UPDATE 1-Swedish FSA expects Swedish lenders to pass stress tests

Tue Apr 29, 2014 12:59pm EDT

Related Topics

* Swedish domestic benchmarks tougher than EBA's

* No reason Swedish lenders won't pass (Adds quotes, background, details)

By Johan Ahlander

STOCKHOLM, April 29 (Reuters) - Swedish lenders should pass the latest European Banking Authority (EBA) stress test as they have already been subjected to tougher domestic benchmarks, the head of banking at Sweden's Financial Supervisory Authority said on Tuesday.

The European Banking Authority (EBA) said on Tuesday it would gauge the resilience of 124 banks from the 28-country European Union to see if they would still have enough capital after facing a range of theoretical shocks.

The stress test includes variations for different countries. Swedish banks Handelsbanken, SEB, Nordea and Swedbank face some of the toughest tests in Europe, with an adverse scenario including house price falls of almost 30 percent - much higher than the European Union average scenario of 21 percent.

Uldis Cerps, executive director for banking at the Swedish Financial Supervisory Authority, told Reuters he welcomed the tough parameters for Swedish banks and that he saw no reason that Swedish banks should not pass.

"The stressed scenario used in this year's EU stress test is broadly comparable with ours, but the pass/fail threshold that we have used in our stress tests used to be higher.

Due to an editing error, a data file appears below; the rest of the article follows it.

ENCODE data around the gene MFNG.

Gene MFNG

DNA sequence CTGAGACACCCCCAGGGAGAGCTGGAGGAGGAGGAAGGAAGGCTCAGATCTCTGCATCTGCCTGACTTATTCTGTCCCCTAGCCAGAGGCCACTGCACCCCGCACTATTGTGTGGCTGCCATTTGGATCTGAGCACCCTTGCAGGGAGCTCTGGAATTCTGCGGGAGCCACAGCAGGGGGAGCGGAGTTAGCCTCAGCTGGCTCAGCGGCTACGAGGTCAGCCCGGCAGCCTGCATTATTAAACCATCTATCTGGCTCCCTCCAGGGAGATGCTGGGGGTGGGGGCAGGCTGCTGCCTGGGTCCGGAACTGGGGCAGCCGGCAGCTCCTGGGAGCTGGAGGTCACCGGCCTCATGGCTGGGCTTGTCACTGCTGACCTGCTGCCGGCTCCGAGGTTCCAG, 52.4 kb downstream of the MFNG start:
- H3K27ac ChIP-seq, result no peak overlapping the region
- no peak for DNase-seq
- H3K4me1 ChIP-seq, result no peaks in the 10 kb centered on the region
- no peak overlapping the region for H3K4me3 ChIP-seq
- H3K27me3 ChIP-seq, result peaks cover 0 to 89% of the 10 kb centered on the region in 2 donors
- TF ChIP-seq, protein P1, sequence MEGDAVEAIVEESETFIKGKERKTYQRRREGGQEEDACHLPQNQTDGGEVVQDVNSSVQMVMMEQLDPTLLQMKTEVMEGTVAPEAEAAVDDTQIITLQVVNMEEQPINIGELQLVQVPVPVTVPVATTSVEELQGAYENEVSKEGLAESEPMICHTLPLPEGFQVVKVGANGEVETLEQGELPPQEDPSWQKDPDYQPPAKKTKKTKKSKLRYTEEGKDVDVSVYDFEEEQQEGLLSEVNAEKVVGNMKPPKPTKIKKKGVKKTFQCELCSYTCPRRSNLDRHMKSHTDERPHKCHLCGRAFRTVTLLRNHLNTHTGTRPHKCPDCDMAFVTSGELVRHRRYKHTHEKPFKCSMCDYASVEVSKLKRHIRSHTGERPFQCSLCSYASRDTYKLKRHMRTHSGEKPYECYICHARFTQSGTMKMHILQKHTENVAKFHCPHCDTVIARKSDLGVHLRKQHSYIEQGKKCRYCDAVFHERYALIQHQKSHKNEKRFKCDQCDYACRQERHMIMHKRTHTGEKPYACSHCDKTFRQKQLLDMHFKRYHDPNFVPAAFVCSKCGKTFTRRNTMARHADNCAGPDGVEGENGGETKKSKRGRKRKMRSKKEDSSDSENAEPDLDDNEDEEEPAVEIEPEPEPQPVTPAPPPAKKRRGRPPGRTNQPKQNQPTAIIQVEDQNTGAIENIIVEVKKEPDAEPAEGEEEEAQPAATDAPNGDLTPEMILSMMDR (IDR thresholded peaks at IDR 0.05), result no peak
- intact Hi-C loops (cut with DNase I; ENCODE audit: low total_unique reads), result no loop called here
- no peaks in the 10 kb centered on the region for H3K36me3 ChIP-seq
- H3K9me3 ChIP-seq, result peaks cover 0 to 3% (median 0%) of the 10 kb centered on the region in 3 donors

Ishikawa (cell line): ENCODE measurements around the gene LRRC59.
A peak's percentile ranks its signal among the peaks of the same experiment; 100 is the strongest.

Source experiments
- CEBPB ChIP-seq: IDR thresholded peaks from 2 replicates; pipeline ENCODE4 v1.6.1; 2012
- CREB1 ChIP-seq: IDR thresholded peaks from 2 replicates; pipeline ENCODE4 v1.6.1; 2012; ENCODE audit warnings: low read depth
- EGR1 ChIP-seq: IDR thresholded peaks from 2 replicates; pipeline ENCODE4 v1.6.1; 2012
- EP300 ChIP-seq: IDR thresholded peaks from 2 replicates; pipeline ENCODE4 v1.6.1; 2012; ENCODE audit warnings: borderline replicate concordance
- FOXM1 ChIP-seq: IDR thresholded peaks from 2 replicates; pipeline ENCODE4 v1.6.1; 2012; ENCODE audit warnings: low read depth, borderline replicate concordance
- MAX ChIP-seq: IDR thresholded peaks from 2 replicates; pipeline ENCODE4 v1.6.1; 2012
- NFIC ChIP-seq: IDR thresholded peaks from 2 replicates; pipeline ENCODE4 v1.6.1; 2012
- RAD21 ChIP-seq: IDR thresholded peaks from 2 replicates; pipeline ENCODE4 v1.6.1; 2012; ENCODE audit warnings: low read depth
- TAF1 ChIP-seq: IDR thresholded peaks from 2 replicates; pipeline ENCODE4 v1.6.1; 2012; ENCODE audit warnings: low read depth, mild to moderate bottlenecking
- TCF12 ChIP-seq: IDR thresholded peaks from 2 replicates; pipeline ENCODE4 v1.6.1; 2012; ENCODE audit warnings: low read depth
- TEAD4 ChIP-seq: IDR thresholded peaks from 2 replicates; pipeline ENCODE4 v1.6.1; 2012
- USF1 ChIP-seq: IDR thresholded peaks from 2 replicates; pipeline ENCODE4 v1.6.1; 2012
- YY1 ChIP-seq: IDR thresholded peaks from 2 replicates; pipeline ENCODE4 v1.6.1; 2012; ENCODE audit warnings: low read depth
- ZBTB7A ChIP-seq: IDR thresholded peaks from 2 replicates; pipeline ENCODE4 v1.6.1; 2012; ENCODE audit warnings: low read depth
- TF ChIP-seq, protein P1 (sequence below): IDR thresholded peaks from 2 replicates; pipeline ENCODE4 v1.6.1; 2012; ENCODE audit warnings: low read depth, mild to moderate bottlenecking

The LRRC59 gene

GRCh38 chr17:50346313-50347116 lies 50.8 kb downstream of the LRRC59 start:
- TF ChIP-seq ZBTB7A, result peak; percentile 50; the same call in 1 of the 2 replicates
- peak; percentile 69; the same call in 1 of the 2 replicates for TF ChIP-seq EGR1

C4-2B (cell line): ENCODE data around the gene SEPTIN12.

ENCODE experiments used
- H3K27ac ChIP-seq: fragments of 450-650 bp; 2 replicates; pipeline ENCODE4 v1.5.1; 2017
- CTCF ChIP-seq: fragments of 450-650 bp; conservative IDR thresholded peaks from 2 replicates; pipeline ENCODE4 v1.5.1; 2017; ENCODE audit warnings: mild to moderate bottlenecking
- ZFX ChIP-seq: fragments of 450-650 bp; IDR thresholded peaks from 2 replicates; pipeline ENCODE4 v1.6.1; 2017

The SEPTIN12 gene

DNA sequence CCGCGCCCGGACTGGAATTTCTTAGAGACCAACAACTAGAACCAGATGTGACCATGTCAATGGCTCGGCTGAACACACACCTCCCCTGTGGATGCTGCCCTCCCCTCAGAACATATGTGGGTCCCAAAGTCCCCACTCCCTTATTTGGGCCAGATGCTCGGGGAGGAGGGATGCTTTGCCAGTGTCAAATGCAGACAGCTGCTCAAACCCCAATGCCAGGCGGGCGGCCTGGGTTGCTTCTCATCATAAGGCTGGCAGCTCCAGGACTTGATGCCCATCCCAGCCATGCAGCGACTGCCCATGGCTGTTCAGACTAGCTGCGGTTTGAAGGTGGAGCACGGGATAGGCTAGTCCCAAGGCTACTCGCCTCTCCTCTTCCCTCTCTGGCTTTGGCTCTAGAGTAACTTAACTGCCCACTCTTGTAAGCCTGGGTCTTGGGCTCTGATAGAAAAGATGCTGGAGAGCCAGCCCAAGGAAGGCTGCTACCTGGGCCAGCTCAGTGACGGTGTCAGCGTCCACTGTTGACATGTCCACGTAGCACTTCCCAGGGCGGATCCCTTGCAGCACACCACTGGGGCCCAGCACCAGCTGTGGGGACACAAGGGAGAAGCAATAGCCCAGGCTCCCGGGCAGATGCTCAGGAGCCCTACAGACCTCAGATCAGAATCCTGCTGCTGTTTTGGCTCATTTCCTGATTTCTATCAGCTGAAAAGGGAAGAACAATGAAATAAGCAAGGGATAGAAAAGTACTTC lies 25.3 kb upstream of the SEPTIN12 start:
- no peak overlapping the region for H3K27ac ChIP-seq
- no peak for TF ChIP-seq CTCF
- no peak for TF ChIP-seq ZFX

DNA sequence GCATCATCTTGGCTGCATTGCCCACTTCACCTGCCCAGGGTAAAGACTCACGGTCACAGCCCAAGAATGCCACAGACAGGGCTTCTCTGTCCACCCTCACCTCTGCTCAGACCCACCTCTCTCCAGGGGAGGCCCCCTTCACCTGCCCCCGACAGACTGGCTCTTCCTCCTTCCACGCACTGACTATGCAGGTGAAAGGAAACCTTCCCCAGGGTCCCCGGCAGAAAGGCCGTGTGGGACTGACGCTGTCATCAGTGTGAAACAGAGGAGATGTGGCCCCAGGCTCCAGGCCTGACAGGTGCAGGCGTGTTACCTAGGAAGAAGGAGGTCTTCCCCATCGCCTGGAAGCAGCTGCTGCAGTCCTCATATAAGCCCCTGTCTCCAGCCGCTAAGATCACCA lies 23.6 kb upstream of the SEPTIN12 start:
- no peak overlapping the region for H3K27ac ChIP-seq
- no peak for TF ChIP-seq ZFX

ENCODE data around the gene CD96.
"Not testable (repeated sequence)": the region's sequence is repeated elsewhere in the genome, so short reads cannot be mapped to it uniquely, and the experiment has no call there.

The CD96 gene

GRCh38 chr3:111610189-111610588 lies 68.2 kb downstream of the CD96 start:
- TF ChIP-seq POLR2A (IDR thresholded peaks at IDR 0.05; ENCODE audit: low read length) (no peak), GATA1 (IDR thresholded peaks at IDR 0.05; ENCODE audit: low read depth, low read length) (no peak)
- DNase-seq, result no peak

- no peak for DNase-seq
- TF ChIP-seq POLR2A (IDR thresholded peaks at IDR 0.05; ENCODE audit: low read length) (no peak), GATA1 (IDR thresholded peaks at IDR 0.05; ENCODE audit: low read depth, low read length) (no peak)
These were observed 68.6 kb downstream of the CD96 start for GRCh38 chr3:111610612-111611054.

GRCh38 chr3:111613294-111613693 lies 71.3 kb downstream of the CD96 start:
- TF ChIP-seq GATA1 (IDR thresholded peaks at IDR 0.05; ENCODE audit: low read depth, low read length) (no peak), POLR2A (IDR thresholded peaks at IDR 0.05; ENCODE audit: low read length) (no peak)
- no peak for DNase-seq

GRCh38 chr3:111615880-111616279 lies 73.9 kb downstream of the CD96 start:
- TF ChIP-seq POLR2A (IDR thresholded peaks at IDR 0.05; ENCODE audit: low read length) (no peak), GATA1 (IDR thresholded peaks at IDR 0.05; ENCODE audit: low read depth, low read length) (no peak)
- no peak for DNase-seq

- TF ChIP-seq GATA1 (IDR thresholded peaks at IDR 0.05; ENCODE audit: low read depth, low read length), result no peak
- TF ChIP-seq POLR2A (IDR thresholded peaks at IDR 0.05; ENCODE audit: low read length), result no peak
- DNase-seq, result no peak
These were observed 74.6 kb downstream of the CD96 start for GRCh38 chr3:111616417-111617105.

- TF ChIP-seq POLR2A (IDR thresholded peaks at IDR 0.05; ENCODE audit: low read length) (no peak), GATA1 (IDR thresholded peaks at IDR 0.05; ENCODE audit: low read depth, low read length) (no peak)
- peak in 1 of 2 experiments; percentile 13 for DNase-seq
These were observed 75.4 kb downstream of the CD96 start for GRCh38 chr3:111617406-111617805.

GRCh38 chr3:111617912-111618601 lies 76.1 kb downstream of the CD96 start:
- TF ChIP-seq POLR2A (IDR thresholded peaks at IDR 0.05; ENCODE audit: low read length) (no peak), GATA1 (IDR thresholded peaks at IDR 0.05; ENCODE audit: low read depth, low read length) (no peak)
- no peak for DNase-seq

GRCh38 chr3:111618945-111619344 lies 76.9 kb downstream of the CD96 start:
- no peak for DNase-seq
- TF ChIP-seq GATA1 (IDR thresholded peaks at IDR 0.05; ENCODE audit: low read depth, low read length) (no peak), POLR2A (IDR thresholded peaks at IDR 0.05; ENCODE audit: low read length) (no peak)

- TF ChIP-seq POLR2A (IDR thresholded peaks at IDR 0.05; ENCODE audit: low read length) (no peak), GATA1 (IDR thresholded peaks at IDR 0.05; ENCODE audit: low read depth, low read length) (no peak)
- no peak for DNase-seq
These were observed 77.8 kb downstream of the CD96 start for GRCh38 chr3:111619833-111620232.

"We have been doing that for many years and we have been very public with the outcomes."

The Slovenian central bank has also said it expects its country's banks to pass the tests, and Poland's representative to the European Banking Authority said Polish banks will not have to increase their provisions for bad loans after a review of their assets this year .

House prices and household debt are hot topics in Sweden. Swedish property prices have continued to rise throughout the financial crisis and have almost tripled in the last 20 years.

Swedish households are also among the most indebted in Europe with debts of around 174 percent of disposable income, prompting the central bank to keep monetary policy relatively tight, despite low inflation pressure.

Sweden has taken several measures to cool the housing market. The financial watchdog introduced a cap on mortgage borrowing of 85 percent of the value of a home in 2010.

Mortgage risk weights - which determine how much capital a bank must set aside for mortgages - have been raised to 25 percent from around five percent of risk-weighted assets.

The average loan to value ratio for the entire mortgage loan portfolio in Sweden is 65 percent. (Editing by Keiron Henderson)

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